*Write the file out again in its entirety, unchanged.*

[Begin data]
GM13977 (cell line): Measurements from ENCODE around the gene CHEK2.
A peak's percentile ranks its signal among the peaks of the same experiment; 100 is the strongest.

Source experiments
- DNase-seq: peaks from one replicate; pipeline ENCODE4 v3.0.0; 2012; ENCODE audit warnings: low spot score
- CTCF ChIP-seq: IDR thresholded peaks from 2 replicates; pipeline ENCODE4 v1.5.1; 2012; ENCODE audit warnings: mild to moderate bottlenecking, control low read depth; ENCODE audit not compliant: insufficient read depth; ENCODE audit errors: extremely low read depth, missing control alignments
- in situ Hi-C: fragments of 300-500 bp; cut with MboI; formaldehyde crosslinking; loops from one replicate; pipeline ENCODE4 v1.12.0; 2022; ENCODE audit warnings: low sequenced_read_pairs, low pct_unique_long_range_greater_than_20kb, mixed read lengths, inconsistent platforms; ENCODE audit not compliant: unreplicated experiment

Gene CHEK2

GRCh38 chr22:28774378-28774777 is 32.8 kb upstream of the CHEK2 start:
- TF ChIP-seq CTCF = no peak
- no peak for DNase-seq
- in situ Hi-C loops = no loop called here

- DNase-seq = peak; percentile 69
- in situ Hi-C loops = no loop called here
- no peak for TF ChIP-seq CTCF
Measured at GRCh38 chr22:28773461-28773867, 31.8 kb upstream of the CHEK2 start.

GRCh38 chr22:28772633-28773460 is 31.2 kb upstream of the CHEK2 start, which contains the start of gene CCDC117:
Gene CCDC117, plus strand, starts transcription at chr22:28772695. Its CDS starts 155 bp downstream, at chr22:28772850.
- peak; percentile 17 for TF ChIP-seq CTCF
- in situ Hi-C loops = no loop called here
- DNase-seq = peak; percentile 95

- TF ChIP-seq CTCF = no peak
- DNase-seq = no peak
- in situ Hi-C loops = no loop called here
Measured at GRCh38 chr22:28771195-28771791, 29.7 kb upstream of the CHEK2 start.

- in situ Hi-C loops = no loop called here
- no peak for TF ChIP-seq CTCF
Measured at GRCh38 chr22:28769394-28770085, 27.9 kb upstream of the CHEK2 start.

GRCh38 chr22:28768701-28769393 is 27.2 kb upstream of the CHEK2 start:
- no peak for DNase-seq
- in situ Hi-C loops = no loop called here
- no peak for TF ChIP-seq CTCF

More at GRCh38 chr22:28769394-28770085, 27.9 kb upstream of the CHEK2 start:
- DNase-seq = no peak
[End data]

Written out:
GM13977 (cell line): Measurements from ENCODE around the gene CHEK2.
A peak's percentile ranks its signal among the peaks of the same experiment; 100 is the strongest.

Source experiments
- DNase-seq: peaks from one replicate; pipeline ENCODE4 v3.0.0; 2012; ENCODE audit warnings: low spot score
- CTCF ChIP-seq: IDR thresholded peaks from 2 replicates; pipeline ENCODE4 v1.5.1; 2012; ENCODE audit warnings: mild to moderate bottlenecking, control low read depth; ENCODE audit not compliant: insufficient read depth; ENCODE audit errors: extremely low read depth, missing control alignments
- in situ Hi-C: fragments of 300-500 bp; cut with MboI; formaldehyde crosslinking; loops from one replicate; pipeline ENCODE4 v1.12.0; 2022; ENCODE audit warnings: low sequenced_read_pairs, low pct_unique_long_range_greater_than_20kb, mixed read lengths, inconsistent platforms; ENCODE audit not compliant: unreplicated experiment

Gene CHEK2

GRCh38 chr22:28774378-28774777 is 32.8 kb upstream of the CHEK2 start:
- TF ChIP-seq CTCF = no peak
- no peak for DNase-seq
- in situ Hi-C loops = no loop called here

- DNase-seq = peak; percentile 69
- in situ Hi-C loops = no loop called here
- no peak for TF ChIP-seq CTCF
Measured at GRCh38 chr22:28773461-28773867, 31.8 kb upstream of the CHEK2 start.

GRCh38 chr22:28772633-28773460 is 31.2 kb upstream of the CHEK2 start, which contains the start of gene CCDC117:
Gene CCDC117, plus strand, starts transcription at chr22:28772695. Its CDS starts 155 bp downstream, at chr22:28772850.
- peak; percentile 17 for TF ChIP-seq CTCF
- in situ Hi-C loops = no loop called here
- DNase-seq = peak; percentile 95

- TF ChIP-seq CTCF = no peak
- DNase-seq = no peak
- in situ Hi-C loops = no loop called here
Measured at GRCh38 chr22:28771195-28771791, 29.7 kb upstream of the CHEK2 start.

- in situ Hi-C loops = no loop called here
- no peak for TF ChIP-seq CTCF
Measured at GRCh38 chr22:28769394-28770085, 27.9 kb upstream of the CHEK2 start.

GRCh38 chr22:28768701-28769393 is 27.2 kb upstream of the CHEK2 start:
- no peak for DNase-seq
- in situ Hi-C loops = no loop called here
- no peak for TF ChIP-seq CTCF

More at GRCh38 chr22:28769394-28770085, 27.9 kb upstream of the CHEK2 start:
- DNase-seq = no peak